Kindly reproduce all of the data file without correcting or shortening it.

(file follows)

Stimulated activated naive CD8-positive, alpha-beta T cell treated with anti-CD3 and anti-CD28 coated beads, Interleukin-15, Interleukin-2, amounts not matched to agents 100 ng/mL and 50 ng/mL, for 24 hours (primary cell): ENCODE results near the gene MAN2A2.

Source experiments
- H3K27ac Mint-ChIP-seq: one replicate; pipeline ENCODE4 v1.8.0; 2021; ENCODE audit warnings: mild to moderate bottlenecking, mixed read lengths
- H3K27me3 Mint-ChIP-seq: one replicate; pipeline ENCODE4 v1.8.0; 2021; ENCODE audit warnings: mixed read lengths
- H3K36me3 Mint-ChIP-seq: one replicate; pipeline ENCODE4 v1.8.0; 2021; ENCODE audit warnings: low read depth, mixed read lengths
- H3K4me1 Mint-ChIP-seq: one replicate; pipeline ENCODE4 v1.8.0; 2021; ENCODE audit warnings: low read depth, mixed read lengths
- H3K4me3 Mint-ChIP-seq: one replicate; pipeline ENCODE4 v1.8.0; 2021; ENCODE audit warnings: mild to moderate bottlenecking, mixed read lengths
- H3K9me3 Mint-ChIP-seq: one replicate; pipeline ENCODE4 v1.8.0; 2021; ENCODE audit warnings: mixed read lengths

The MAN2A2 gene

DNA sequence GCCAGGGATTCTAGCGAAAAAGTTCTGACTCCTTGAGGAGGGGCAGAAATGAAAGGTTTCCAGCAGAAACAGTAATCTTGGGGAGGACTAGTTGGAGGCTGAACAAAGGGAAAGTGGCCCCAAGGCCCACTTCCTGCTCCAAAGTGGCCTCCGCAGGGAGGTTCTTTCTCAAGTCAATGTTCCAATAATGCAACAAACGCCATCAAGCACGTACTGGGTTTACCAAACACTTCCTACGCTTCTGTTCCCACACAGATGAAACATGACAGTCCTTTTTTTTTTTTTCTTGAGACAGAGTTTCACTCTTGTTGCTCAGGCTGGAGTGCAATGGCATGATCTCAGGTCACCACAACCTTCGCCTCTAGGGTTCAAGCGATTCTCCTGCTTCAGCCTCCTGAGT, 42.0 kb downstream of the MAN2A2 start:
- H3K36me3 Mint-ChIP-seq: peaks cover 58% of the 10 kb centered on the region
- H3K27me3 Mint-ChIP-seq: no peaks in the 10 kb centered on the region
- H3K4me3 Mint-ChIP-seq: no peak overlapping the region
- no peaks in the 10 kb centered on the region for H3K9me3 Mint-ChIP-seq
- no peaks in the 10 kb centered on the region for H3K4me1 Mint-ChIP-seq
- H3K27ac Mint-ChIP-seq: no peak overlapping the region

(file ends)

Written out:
Stimulated activated naive CD8-positive, alpha-beta T cell treated with anti-CD3 and anti-CD28 coated beads, Interleukin-15, Interleukin-2, amounts not matched to agents 100 ng/mL and 50 ng/mL, for 24 hours (primary cell): ENCODE results near the gene MAN2A2.

Source experiments
- H3K27ac Mint-ChIP-seq: one replicate; pipeline ENCODE4 v1.8.0; 2021; ENCODE audit warnings: mild to moderate bottlenecking, mixed read lengths
- H3K27me3 Mint-ChIP-seq: one replicate; pipeline ENCODE4 v1.8.0; 2021; ENCODE audit warnings: mixed read lengths
- H3K36me3 Mint-ChIP-seq: one replicate; pipeline ENCODE4 v1.8.0; 2021; ENCODE audit warnings: low read depth, mixed read lengths
- H3K4me1 Mint-ChIP-seq: one replicate; pipeline ENCODE4 v1.8.0; 2021; ENCODE audit warnings: low read depth, mixed read lengths
- H3K4me3 Mint-ChIP-seq: one replicate; pipeline ENCODE4 v1.8.0; 2021; ENCODE audit warnings: mild to moderate bottlenecking, mixed read lengths
- H3K9me3 Mint-ChIP-seq: one replicate; pipeline ENCODE4 v1.8.0; 2021; ENCODE audit warnings: mixed read lengths

The MAN2A2 gene

DNA sequence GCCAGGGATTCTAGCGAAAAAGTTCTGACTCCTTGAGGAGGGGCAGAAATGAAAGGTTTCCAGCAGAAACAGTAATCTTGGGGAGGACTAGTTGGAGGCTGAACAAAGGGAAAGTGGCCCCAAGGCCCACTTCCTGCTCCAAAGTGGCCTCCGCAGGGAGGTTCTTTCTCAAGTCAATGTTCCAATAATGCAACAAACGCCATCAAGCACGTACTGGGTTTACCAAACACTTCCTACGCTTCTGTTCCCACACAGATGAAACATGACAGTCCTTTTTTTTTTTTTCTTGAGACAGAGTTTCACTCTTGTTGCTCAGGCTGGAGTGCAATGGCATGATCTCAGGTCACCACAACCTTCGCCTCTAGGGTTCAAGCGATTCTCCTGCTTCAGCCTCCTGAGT, 42.0 kb downstream of the MAN2A2 start:
- H3K36me3 Mint-ChIP-seq: peaks cover 58% of the 10 kb centered on the region
- H3K27me3 Mint-ChIP-seq: no peaks in the 10 kb centered on the region
- H3K4me3 Mint-ChIP-seq: no peak overlapping the region
- no peaks in the 10 kb centered on the region for H3K9me3 Mint-ChIP-seq
- no peaks in the 10 kb centered on the region for H3K4me1 Mint-ChIP-seq
- H3K27ac Mint-ChIP-seq: no peak overlapping the region